HL Deb 29 April 1869 vol 195 cc1846-7

(The Lord Northbrook.)

Order of the Day for the House to be put into a Committee read.


said, he understood one of the objects of this Bill was to give greater scope to the arrangements with respect to the Militia which had acted so beneficially—namely, placing them in the camp under general officers. He hoped that would be extended wherever practicable, for he was convinced of the necessity of doing everything possible to render the Militia more effective. As to the next point, that relating to officers of the Line and the Militia, he quite approved the provisions of the Bill; but he hoped the measure would be temporary, because he thought the deficiency of officers in Militia regiments was becoming very serious. The Government had done quite right in giving inducements to gentlemen to join the Militia, by the allowance of 4s. a day and honorary rank after a certain number of years' service; but he feared that eventually something further might be necessary to secure that object in the way of giving commissions in the Line, as was done during the Crimean War. Retirement upon half - pay he looked upon as an undoubted been and privilege, and he never had been able to understand why some quid pro quo should not be given, by officers placed upon half-pay in the shape of service with the Reserve Forces. If an additional number of men were to be raised he considered that the Militia regiments ought to be recruited up to their full quota; mere economy upon this point could hardly be regarded as productive of efficiency.


said, that the system of raising men known as General Peel's was not as destructive of the efficient organization of Militia regiments as the plan of volunteering into the Line adopted during the war. He was quite aware of the difficulty of obtaining efficient officers for the Militia. He regarded the proposal to do away with the property qualification of Militia officers as unwise, and injurious in its probable effect; and should be glad if that clause were erased from the Bill. The retiring pension of Militia adjutants, only 6s. a day, after, perhaps, forty years' service in the Line and the Militia, was too small; and an increase in the amount would not only, he suggested, be an act of justice to meritorious officers, but one which, by promoting retirements, would tend to increase the efficiency of the service.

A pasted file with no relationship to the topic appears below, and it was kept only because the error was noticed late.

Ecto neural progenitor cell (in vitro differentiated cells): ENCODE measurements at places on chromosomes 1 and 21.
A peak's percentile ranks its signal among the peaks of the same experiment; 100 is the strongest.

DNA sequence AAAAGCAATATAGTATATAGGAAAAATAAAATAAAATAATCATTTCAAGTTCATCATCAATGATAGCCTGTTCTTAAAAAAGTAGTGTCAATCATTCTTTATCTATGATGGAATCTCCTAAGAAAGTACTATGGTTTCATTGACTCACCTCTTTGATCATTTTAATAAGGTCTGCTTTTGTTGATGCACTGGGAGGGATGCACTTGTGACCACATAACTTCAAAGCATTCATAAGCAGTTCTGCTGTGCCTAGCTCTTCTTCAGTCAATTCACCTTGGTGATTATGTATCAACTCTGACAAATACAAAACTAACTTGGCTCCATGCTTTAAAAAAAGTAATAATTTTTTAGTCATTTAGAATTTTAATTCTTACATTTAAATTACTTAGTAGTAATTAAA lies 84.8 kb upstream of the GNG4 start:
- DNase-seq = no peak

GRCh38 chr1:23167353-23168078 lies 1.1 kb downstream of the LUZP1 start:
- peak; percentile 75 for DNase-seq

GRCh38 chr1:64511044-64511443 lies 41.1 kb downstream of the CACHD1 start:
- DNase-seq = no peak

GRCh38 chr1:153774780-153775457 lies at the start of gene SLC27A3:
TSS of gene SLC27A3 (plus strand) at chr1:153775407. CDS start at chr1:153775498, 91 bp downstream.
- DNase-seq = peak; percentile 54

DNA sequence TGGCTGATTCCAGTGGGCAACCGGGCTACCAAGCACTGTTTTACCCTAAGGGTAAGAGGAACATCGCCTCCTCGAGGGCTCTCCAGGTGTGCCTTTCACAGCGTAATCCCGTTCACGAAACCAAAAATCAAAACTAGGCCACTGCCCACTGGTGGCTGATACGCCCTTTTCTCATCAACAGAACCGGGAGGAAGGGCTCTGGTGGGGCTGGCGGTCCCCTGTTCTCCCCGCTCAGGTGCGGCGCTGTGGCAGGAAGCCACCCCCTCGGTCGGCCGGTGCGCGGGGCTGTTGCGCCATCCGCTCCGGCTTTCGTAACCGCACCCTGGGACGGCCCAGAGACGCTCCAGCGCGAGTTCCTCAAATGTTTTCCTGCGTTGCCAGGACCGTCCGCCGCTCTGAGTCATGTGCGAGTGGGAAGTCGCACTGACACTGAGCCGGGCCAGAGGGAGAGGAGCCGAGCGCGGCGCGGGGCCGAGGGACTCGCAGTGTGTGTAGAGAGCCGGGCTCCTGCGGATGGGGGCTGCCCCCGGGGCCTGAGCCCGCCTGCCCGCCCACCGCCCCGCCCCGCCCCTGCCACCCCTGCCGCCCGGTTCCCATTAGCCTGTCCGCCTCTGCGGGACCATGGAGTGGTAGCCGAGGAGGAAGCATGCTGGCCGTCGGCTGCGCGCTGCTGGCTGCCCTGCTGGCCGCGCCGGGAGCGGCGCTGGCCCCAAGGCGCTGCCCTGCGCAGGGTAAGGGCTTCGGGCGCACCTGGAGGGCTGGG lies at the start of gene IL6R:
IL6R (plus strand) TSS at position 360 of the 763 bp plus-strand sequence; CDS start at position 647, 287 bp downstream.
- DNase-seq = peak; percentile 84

thought that care would have to be taken lest by mixing up two distinct classes of officers some confusion should arise. As regarded the appointment of subalterns, it was quite necessary that something should be done; but it must be borne in mind that slowness of promotion in a local service was a standing difficulty in the way of obtaining the class of officers they desired.

House in Committee.


said, that the necessity for the 1st clause, giving power to place the Militia under the command of general officers of the Army, was generally admitted. The 2nd clause was intended to allow of the employment of officers of the Line in training the Militia, but he thought it would practically be found inexpedient to employ any officer for that purpose higher in rank than lieutenant. The 3rd clause abolished the property qualification for Militia officers, which, he thought, might safely be got rid of. The position of adjutants was under consideration. He believed that, in spite of express regulations to the contrary, adjutants frequently paid money for their appointments, but the Secretary for War had it under his consideration how best to put an end to that practice.

Amendments made: The Report thereof to be received on Monday next; and Bill to be printed as amended. (No. 83.)